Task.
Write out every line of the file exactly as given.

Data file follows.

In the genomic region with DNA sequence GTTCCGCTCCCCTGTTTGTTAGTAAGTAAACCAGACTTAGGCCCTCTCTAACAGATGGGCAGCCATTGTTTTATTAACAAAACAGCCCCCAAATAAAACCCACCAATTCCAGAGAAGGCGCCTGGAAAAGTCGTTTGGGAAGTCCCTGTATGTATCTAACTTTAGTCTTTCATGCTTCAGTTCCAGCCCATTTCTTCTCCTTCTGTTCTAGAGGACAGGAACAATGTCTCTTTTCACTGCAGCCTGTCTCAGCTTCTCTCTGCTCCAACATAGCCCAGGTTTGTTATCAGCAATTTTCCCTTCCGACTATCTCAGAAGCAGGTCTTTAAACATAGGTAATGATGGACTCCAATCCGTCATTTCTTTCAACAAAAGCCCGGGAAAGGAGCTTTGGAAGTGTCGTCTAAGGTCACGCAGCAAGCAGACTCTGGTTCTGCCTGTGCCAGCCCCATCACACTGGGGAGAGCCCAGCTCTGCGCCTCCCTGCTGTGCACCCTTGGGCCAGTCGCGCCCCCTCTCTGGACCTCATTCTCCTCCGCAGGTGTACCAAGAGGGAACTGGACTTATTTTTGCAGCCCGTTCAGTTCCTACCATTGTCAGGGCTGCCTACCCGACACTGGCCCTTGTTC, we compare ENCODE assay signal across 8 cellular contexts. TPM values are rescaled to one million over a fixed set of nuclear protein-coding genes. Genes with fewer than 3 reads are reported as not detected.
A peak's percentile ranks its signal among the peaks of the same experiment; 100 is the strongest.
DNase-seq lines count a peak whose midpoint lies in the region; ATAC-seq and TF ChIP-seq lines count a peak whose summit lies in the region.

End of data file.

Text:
In the genomic region with DNA sequence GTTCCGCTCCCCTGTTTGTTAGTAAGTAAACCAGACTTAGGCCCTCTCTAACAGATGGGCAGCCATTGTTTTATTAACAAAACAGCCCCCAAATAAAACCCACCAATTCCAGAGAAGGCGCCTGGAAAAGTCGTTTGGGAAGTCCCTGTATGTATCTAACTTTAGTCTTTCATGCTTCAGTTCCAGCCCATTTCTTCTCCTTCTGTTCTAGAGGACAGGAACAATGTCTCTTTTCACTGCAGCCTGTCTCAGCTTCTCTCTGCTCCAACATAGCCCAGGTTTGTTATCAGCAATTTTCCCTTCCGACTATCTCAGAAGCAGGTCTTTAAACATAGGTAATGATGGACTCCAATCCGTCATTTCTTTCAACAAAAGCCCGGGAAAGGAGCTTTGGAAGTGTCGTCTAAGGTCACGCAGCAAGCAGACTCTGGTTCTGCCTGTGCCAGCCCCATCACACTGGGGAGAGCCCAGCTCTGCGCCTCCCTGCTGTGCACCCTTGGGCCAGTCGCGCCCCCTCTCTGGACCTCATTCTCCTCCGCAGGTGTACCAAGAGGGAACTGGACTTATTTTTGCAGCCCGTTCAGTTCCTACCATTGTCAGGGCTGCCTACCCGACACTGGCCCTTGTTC, we compare ENCODE assay signal across 8 cellular contexts. TPM values are rescaled to one million over a fixed set of nuclear protein-coding genes. Genes with fewer than 3 reads are reported as not detected.
A peak's percentile ranks its signal among the peaks of the same experiment; 100 is the strongest.
DNase-seq lines count a peak whose midpoint lies in the region; ATAC-seq and TF ChIP-seq lines count a peak whose summit lies in the region.